The use of Vector3 class instances in three.js is a major part of the process of doing much of anything in three.js. There is not just the geometry used with a material to compose a mesh object when it comes to vectors, the position property in the Object3d class is an instance of Vector3. This position property is used to set the position of mesh objects, cameras, and a whole lot of other objects.
However what if I just want to work with a collection of vectors, and have some kind of way of just displaying some points in space rather than lines, or a solid object. Maybe there is a few ways of going about doing that actually such as just observing the position property of a mesh as a point in space, and just using built in geometry constructors for the mesh such as the Sphere geometry constructor to just serve as some geometry to surround this point of interest. When I think about it for a moment maybe that kind of approach would be a good idea actually. However there is also the Points Constructor that can be used with the Special Points Material that is put in place just for this purpose of just drawing some points in space.
There is always at least a few different ways of going about doing something, I can not say that I bother with the points material that much when it comes to working on actual projects. So in this post I will of course be going over a few examples of the Points Constructor, but I will also be going over some other examples of this sort of thing involving collections of points in space.
So although I will not be getting into detail about the basics of three.js here, let alone everything else that you should be up to speed with before reading this. In this section I will be briefly be going over a few things that you should know, or many read up a bit more on before continuing with the Points Constructor and the Points material.
When I first wrote this post back in May of 2018 I was using version r91 of three.js, and the last time I got around to editing this post I was using r127. Sense then a number of code breaking changes have happened when it comes to using the geometry constructor rather than the Buffer Geometry constructor. The old Geometry constructor has been removed from three.js as of version r125, so the examples here have been updated to work with the buffer geometry constructor as well as versions other chances that have happened sense then.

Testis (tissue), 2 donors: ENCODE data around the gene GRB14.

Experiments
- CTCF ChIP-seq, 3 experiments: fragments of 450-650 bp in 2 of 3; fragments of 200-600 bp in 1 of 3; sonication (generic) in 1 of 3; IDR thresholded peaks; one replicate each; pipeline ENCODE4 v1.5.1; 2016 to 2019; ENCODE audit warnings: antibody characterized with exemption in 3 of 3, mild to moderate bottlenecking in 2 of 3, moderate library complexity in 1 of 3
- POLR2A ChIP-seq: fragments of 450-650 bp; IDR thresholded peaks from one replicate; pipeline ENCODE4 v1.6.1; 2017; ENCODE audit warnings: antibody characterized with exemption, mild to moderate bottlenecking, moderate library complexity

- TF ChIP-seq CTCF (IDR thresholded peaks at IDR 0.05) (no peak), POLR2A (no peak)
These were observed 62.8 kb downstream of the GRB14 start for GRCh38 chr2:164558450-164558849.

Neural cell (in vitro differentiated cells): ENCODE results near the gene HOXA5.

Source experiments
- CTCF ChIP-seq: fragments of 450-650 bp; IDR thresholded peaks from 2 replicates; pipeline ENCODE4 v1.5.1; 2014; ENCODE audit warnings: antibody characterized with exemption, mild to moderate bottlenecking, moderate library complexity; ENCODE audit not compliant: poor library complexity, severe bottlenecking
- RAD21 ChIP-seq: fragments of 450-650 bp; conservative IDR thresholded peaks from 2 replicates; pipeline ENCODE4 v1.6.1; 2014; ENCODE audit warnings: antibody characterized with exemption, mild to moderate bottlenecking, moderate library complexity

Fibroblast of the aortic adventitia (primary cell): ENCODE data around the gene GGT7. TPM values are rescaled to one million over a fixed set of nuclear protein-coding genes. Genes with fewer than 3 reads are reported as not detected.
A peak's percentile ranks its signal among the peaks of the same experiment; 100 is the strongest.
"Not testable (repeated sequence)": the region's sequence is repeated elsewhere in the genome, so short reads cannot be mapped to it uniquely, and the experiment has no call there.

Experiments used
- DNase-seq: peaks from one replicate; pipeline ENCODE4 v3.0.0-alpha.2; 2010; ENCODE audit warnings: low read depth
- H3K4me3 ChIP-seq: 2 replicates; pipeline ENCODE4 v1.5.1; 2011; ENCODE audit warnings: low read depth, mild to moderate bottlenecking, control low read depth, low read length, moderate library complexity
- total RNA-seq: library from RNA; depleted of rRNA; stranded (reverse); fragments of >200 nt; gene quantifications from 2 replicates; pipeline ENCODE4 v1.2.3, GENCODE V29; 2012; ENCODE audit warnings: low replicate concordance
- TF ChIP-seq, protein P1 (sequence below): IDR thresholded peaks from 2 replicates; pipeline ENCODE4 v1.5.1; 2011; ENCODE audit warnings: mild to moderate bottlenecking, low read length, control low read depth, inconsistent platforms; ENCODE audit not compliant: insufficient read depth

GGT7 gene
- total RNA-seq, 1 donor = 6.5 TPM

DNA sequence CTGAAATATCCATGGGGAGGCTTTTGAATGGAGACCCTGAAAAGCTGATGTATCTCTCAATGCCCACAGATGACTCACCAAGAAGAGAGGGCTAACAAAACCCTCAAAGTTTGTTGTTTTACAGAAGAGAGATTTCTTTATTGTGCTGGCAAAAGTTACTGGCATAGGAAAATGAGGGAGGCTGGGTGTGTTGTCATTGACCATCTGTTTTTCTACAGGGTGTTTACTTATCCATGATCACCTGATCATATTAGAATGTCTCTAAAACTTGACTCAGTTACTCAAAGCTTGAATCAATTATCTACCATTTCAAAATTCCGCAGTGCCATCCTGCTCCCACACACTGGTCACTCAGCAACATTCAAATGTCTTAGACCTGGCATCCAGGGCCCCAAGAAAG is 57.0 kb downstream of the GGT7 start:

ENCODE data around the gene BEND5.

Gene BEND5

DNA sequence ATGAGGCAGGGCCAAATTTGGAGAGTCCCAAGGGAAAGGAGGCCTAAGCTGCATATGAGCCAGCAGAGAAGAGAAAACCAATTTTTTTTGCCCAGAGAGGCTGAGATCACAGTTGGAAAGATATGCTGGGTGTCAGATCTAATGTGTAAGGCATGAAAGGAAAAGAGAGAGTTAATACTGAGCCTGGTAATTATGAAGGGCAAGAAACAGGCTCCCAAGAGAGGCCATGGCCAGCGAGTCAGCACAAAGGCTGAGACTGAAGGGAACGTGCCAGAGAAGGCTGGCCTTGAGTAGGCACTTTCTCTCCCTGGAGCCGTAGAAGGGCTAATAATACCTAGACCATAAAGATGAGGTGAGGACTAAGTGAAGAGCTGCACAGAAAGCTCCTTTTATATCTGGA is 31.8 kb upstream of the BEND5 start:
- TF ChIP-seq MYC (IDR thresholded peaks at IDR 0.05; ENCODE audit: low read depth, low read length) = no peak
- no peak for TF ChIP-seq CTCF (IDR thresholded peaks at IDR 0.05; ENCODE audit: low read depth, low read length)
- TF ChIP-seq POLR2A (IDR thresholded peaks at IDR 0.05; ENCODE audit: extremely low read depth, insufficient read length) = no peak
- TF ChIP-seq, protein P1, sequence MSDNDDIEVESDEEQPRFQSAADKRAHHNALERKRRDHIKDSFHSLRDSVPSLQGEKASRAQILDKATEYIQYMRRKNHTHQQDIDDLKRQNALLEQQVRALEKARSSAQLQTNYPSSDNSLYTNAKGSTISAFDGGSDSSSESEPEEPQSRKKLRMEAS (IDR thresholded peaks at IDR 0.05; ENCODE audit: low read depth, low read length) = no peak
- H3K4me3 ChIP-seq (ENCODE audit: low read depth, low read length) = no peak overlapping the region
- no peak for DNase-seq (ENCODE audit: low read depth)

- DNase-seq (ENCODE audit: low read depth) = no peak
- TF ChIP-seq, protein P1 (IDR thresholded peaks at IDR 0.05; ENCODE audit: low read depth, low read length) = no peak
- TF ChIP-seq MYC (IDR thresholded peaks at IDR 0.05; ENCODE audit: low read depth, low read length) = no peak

Although built in geometries can be used with the Points material, more often than not I think that main reason why developers might be looking into the points material and the Points constructor is to get into making custom geometries. So it would make sense to also look into the Buffer Geometry constructor at some point, maybe before or around the same time as starting to work with the Points Martial.
If you have made at least a few basic three.js demos you might be at the point where you understand that at least part of the process is to create and add a Mesh object and add that object to a scene object. That scene object is then passed to a renderer along with a camera to create a render instance that can then be used to draw to a canvas element. This Mesh Object is composed of a Geometry, and at least one material to be used when rendering that Geometry. The THREE.Points class is then just a different kind of mesh that is used to just draw points of a geometry. In this section I will be going over a basic example of the THREE.Mesh Constructor, and then go on to an example of THREE.Points.
The Mesh is something that binds everything together into a single package of sorts, and it has properties and methods that are appropriate for it. In the above example I am just using the Box geometry constructor as a way to just go about quickly creating a geometry, and I am using that geometry with the basic material as a way to go about skinning that geometry. However when it comes to using the THREE.Points constructor in place of THREE.Mesh, I need to create a custom instance of Buffer Geometry.